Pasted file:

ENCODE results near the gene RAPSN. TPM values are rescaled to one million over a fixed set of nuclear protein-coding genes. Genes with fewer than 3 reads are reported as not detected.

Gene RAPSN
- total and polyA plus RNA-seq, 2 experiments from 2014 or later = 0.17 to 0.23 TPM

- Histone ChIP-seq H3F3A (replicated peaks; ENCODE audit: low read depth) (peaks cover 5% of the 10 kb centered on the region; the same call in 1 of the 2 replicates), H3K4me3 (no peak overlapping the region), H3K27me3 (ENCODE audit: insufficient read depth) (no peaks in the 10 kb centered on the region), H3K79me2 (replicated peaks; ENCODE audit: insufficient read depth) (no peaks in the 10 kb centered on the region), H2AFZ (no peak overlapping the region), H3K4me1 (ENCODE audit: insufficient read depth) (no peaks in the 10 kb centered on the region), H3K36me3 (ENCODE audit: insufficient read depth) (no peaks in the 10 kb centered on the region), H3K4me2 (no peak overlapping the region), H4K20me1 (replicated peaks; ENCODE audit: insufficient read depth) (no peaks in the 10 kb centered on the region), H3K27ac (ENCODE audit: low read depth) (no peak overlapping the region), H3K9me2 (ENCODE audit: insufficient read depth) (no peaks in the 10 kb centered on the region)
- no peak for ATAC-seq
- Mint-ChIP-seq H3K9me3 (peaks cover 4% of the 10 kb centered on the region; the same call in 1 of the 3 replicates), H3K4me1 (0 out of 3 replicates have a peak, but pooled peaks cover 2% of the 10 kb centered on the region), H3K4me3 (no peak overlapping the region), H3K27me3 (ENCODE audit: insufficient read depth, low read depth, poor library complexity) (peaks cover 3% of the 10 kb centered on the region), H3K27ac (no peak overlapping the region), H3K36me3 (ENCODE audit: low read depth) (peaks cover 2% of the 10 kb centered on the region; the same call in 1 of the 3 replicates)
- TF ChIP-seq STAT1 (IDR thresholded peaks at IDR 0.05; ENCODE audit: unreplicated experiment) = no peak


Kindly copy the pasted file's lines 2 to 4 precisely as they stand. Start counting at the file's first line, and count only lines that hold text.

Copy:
Gene RAPSN
- total and polyA plus RNA-seq, 2 experiments from 2014 or later = 0.17 to 0.23 TPM

- Histone ChIP-seq H3F3A (replicated peaks; ENCODE audit: low read depth) (peaks cover 5% of the 10 kb centered on the region; the same call in 1 of the 2 replicates), H3K4me3 (no peak overlapping the region), H3K27me3 (ENCODE audit: insufficient read depth) (no peaks in the 10 kb centered on the region), H3K79me2 (replicated peaks; ENCODE audit: insufficient read depth) (no peaks in the 10 kb centered on the region), H2AFZ (no peak overlapping the region), H3K4me1 (ENCODE audit: insufficient read depth) (no peaks in the 10 kb centered on the region), H3K36me3 (ENCODE audit: insufficient read depth) (no peaks in the 10 kb centered on the region), H3K4me2 (no peak overlapping the region), H4K20me1 (replicated peaks; ENCODE audit: insufficient read depth) (no peaks in the 10 kb centered on the region), H3K27ac (ENCODE audit: low read depth) (no peak overlapping the region), H3K9me2 (ENCODE audit: insufficient read depth) (no peaks in the 10 kb centered on the region)